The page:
The class difference between the couple highlights a major motif of the novel which is the unfair dominance of intellectuals over the working class.The novel is about Constance's realization that she cannot live with the mind alone; she must also be alive physically.This realization stems from a heightened sexual experience Constance has only felt with Mellors, suggesting that love can only happen with the element of the body, not the mind.
Love and personal relationships are the threads that bind this novel together.Lawrence explores a wide range of different types of relationships.The reader sees the brutal, bullying relationship between Mellors and his wife Bertha, who punishes him by preventing his pleasure.An unexpurgated edition was not published openly in the United Kingdom until 1960, when it was the subject of a watershed obscenity trial against the publisher Penguin Books.Penguin won the case, and quickly sold 3 million copies.
The book soon became notorious for its story of the physical (and emotional) relationship between a working class man and an upper class woman, its explicit descriptions of sex, and its use of then-unprintable words.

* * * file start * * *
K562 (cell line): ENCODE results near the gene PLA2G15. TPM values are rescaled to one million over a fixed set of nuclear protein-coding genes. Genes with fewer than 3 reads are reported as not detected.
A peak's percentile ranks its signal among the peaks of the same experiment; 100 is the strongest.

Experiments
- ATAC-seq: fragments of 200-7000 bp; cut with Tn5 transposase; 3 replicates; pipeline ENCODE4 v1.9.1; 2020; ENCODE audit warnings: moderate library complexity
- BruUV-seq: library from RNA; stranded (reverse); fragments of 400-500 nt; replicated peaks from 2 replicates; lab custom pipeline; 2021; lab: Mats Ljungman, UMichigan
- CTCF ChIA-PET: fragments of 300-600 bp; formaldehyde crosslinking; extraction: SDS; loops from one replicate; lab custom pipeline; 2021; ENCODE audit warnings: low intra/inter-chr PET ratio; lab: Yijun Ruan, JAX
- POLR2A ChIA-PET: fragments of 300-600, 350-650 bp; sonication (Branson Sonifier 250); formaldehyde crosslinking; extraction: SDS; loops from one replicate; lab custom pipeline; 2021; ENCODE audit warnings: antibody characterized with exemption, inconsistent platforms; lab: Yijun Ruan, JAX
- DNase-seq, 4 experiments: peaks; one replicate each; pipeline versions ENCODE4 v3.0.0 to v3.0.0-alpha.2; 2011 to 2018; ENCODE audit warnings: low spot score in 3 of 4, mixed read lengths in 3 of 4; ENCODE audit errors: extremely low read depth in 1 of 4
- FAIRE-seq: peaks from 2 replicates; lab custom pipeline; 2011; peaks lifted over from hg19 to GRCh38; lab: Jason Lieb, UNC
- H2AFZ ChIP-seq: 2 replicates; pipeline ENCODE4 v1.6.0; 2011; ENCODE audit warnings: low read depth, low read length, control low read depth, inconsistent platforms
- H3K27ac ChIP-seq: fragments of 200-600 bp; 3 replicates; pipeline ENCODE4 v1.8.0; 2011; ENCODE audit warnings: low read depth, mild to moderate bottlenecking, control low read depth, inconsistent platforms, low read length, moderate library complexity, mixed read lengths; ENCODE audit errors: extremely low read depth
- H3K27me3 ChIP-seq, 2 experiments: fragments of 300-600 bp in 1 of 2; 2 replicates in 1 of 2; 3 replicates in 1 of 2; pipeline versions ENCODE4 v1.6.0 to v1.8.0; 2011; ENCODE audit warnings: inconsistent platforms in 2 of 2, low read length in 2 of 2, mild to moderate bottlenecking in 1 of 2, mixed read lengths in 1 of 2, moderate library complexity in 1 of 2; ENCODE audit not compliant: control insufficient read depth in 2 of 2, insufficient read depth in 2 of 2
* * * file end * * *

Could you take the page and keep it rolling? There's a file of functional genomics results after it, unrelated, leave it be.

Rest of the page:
The story is said to have originated from events in Lawrence's own unhappy domestic life, and he took inspiration for the settings of the book from Eastwood, Nottinghamshire, where he grew up.
According to some critics, the fling of Lady Ottoline Morrell with "Tiger", a young stonemason who came to carve plinths for her garden statues, also influenced the story.
The story concerns a young married woman, Constance (Lady Chatterley), whose upper class husband, Clifford Chatterley, described as a handsome, well-built man, has been paralysed from the waist down due to a Great War injury.
In addition to Clifford's physical limitations, his emotional neglect of Constance forces distance between the couple.
Her sexual frustration leads her into an affair with the gamekeeper, Oliver Mellors.